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Government Extend UK Gigabit Broadband Voucher Scheme to 2028

Friday, Mar 15th, 2024 (5:23 pm) - Score 4,800
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According to our sources, the Government’s Building Digital UK (BDUK) agency has this afternoon informed UK network operators that their Gigabit Broadband Voucher Scheme (GBVS), which was originally due to end in March 2025, has been extended up to financial year 2027 to 2028, and “possibly beyond if needed“.

The GBVS generally offers grants worth up to £4,500 to rural homes and businesses to help them get a gigabit-capable broadband (1Gbps) ISP service installed, which is available to areas with speeds of “less than 100Mbps” – assuming there are also no near-term plans for a gigabit deployment in the same area (either via private investment or state-aid). Some Local Authorities (LA) have also provided top-up funding to boost the voucher values, enabling them to reach remote areas.

NOTE: The GBVS is currently being supported by an investment of £210m via the wider £5bn Project Gigabit programme.

Suppliers to the scheme had previously been told that all vouchers would need to be connected and claimed before the end of March 2025, but this will now continue for at least another couple of years. BDUK informed suppliers that they would continue to accept new project applications and suppliers will continue to have 12 months from the date of issue of the voucher to complete the connection.

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In short, Vouchers will continue to be issued after March 2024, and can be claimed within their 12-month period up to March 2028. The catch is that we don’t yet know if the same extension will be applied to other voucher schemes, such as the similar but separate one in Scotland (SBVS), which would be a matter for the Scottish Government to decide.

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Mark-Jackson
By Mark Jackson
Mark is a professional technology writer, IT consultant and computer engineer from Dorset (England), he also founded ISPreview in 1999 and enjoys analysing the latest telecoms and broadband developments. Find me on X (Twitter), Mastodon, Facebook and .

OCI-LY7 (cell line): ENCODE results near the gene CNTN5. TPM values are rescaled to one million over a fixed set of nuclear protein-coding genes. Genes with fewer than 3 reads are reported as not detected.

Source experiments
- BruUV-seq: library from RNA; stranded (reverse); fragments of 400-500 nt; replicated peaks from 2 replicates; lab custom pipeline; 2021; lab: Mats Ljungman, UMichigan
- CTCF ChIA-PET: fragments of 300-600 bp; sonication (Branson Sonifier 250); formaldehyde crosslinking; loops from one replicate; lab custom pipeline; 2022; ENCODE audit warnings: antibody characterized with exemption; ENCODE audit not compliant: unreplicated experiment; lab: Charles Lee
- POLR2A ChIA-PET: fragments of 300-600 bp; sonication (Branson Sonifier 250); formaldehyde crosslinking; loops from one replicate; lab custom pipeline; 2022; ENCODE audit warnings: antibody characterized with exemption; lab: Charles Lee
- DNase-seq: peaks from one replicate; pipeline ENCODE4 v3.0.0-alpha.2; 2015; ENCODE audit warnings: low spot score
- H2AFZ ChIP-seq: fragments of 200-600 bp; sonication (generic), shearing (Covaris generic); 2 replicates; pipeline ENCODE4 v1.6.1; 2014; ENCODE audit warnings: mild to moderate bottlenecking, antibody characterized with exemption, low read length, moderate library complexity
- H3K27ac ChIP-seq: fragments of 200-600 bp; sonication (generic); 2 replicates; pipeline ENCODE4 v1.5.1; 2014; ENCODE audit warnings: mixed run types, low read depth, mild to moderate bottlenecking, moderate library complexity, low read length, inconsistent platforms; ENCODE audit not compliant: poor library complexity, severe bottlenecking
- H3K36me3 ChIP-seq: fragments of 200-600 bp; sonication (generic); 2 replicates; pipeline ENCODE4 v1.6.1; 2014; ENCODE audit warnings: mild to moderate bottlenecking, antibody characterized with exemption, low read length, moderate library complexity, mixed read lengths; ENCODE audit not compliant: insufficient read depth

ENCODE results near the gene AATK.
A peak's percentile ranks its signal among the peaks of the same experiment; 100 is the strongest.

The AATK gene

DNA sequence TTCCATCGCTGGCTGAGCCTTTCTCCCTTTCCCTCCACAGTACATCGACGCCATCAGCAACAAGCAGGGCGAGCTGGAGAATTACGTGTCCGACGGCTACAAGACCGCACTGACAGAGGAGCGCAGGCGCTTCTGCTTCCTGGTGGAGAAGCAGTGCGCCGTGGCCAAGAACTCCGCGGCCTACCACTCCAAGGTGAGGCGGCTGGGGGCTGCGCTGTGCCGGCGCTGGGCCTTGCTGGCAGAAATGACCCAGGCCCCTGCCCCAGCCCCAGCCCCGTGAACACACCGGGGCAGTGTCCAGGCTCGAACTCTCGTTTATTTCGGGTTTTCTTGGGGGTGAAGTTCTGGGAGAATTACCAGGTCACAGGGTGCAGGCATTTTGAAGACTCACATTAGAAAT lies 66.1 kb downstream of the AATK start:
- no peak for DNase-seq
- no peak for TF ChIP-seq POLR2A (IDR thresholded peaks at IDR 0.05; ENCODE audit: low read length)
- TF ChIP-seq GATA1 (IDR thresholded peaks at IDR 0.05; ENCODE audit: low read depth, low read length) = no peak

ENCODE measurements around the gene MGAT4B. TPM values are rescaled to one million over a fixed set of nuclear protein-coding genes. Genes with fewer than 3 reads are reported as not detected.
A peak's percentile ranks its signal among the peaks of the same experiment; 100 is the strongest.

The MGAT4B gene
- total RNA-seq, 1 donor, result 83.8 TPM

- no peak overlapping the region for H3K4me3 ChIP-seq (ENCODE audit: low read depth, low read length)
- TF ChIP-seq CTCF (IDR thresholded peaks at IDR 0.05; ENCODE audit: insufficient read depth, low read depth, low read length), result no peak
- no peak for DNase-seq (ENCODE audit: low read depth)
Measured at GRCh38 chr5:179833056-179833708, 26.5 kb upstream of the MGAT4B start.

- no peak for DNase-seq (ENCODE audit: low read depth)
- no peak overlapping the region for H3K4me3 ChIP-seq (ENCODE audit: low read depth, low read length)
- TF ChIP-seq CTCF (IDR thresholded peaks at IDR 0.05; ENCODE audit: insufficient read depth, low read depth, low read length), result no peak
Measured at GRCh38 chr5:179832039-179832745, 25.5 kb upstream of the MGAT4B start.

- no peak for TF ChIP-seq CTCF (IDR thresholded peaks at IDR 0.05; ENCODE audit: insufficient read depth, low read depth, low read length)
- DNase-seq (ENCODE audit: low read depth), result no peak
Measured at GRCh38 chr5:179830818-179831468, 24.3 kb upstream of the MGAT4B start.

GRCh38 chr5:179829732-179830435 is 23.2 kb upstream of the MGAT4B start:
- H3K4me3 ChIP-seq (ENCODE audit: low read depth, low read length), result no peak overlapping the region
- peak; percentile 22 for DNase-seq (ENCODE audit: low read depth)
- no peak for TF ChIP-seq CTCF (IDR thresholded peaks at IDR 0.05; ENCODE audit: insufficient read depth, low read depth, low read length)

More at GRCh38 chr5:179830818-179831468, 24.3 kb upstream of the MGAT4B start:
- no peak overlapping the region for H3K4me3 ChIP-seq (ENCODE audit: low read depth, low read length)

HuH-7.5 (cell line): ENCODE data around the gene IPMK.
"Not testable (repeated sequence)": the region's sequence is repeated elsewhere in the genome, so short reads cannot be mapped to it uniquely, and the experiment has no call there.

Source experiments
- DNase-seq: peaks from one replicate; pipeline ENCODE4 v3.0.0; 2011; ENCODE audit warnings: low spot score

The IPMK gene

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Comments
5 Responses
  1. Avatar photo Chris says:

    Reading between the lines I’m guessing this is because Project Gigabit Failed miserably to get the contracts in place so now they’re trying to plug the gaps using GBVS (We’re Lot 4 and now with the removed project gigabit website have even less information as to the state of the area but the redirect seems to indicate we are now eligible for vouchers whereas previously we weren’t)

    1. Avatar photo outofmyshed says:

      Good luck getting any response out of Openreach to actually use the vouchers. I’ve been trying to register to get a Community Fibre Partnership going for three months because of the Lot 4 failure, but the registration page is broken and Openreach don’t respond to my emails about it.

    2. Avatar photo Stephen says:

      Contact iNorthumberland & Digital Durham as they’ll be able to tell you the suppliers looking at voucher projects in the lot 4 area. Or contact suppliers directly. Alncom & B4RN are already building voucher projects in the lot 4 area for example. It has been very difficult to get community fibre projects registered over the past few years, but now that vouchers are open again, it should be possible, especially with active Altnets in the area.

    3. Avatar photo Andrew G says:

      Voucher schemes are always costly to implement, and have low takeup. This is well understood in government circles, and is nothing unique to telecoms. As an example, takeup of childcare vouchers was estimated to be around 22% of those eligible. Takeup of the Green Homes voucher scheme was miserable (43,000 households out of a possible 600,000, the Heat Pumps voucher schemes was a similar failure.

      You might then ask “why do government keep offering voucher schemes when they are unpopular, complicated, expensive, and fail to deliver the intended outcomes?”

      The answer to that is twofold – as suggested, Project Gigabit is in big trouble. But also, voucher schemes enable politician to announce huge amounts allocated to a voucher-supported policy, knowing full well that the money won’t be spent. Incidentally, they do the same when announcing “extra money” to do things like reduce NHS waiting times or for councils to fix potholes – they announce £x00 million extra money to fix the problem, but what the public don’t see is that this invariably has to be spent by the end of the financial year, and government know full well that it is often impossible to deliver such schemes in a matter of months.

      The art of British politics these days is to appear to spend money on things you want, without actually rolling up their sleeves and ensuring that the claimed purpose is delivered. And whilst it is tempting to blame the Conservative party, the practice of “new money” announcements was pioneered by the Blair government – they’re all the same.

  2. Avatar photo Tom says:

    What’s the point when Openreach quote 100k for running the fibre up the garden and say it’ll take them 3 years to get to it

    CBT and spine are already there but there are no roll out plans *sigh*

Comments are closed

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